This is a lot like how the scientific method works. If someone is wrong about something they’re overjoyed to be proven wrong, because it means progress.

You can embrace the same values throughout your life, both in terms of the physical and mental. For starters, an easy way to simplify the physical side of things is to look around at all the stuff you have and ask yourself if trying to go a little more minimalist wouldn’t be a good idea.

When it comes to the mental side of things, embrace the idea that being proven wrong is a good thing.

Stop clinging to old ideas, habits and ways of thinking just because they’re what you’ve always been used to. Stop feeling like you have to save face or get defensive. Hold on to concepts and positions you can legitimately defend but as soon as they’ve been shown to be illogical or that there’s a better way, abandon them without remorse.

Don’t think of your life as a building being built, think of it as a statue being chiseled out of marble – you need to keep chiseling away until you have something beautiful or you’re just going to be left with a chunk of rock.

2. Live for Yourself

“I’m not in this world to live up to your expectations and you’re not in this world to live up to mine.” – Bruce Lee (Tweet This)

The more you try to build your life around the expectations of others, the more you set yourself up for unhappiness and disappointment.

Whether it’s feeling like you always have to buy the next best thing or get the latest piece of technology or feeling like you have to follow the standard track of college and a steady job and a house in the suburbs – if it’s not what you really want don’t do it!

I don’t want to go off on a non-conformist rant here, because non-conformity in and of itself is not purely a good thing. I can’t tell you how many people I see on a day to day basis though who seem to be going through the motions because it’s what society, family or whoever expects of them. Figure out what makes you happy and pursue it however you best can.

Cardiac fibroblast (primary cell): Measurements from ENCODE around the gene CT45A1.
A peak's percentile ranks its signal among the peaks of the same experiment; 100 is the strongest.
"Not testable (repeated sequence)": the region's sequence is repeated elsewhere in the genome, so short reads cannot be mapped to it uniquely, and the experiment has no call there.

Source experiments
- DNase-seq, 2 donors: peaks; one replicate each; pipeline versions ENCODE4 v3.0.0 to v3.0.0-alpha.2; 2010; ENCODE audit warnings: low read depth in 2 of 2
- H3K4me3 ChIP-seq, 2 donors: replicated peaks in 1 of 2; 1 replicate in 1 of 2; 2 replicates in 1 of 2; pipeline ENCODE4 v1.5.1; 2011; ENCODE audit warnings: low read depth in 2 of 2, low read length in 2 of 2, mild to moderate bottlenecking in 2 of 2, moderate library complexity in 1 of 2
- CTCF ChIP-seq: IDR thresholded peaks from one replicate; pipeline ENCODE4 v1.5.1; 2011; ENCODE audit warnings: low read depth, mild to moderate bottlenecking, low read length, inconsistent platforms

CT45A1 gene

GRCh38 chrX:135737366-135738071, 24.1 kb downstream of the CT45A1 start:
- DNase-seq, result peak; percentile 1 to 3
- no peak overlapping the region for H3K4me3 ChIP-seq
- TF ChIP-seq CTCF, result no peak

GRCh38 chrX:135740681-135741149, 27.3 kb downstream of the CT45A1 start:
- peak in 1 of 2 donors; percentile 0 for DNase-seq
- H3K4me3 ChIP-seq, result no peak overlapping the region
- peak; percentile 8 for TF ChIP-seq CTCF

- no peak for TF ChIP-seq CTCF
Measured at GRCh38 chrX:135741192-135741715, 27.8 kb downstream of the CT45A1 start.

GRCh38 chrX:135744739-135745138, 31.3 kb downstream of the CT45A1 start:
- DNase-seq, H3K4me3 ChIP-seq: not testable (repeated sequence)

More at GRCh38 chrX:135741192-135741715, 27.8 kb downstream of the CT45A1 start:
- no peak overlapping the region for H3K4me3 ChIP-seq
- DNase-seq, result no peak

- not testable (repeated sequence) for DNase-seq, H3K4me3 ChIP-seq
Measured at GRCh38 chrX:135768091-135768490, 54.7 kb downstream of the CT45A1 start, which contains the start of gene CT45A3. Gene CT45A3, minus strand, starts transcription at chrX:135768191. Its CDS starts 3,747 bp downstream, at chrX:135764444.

On a side note, this goes both ways. Don’t try to pressure people into a path they don’t want to follow just because you don’t like it or it’s not what you expected of them.

3. Don’t Wait, Act

“To hell with circumstances, I create opportunities.” – Bruce Lee (Tweet This)

If you’re always waiting around for the right opportunity it will never come.

To paraphrase W.B. Yeats, don’t wait to strike while the iron’s hot – make it hot by striking. If there’s something you’ve always wanted to do figure out how to accomplish it and get started. Sure patience is a virtue, and good things do come to those who wait, but better things come to those who get off their asses and get them on their own.

It’s easy to delay things by saying it’s not the right time, or the circumstances just aren’t good right now. Nine times out of ten this is just fear talking. People use this as a way to avoid failure by never trying.

Stop that.

You need to take control of your own life and work toward whatever it is you want. You can’t get where you’re going by standing still, so quit wasting time – shut up and do something

4. Be Mindful and Positive

“As you think, so shall you become.” – Bruce Lee (Tweet This)

Now to clarify here, I’m not talking about any of that ridiculous “law of attraction” stuff. I give everything in The Secret as much credit as I do the Tooth Fairy. If you’d like to make a positive claim about it feel free but I’m going to need some evidence.

That being said, while it isn’t going to magically bring you good fortune (“Accio winning lottery ticket!”), your state of mind will strongly influence your own actions and influence your mood and attitudes.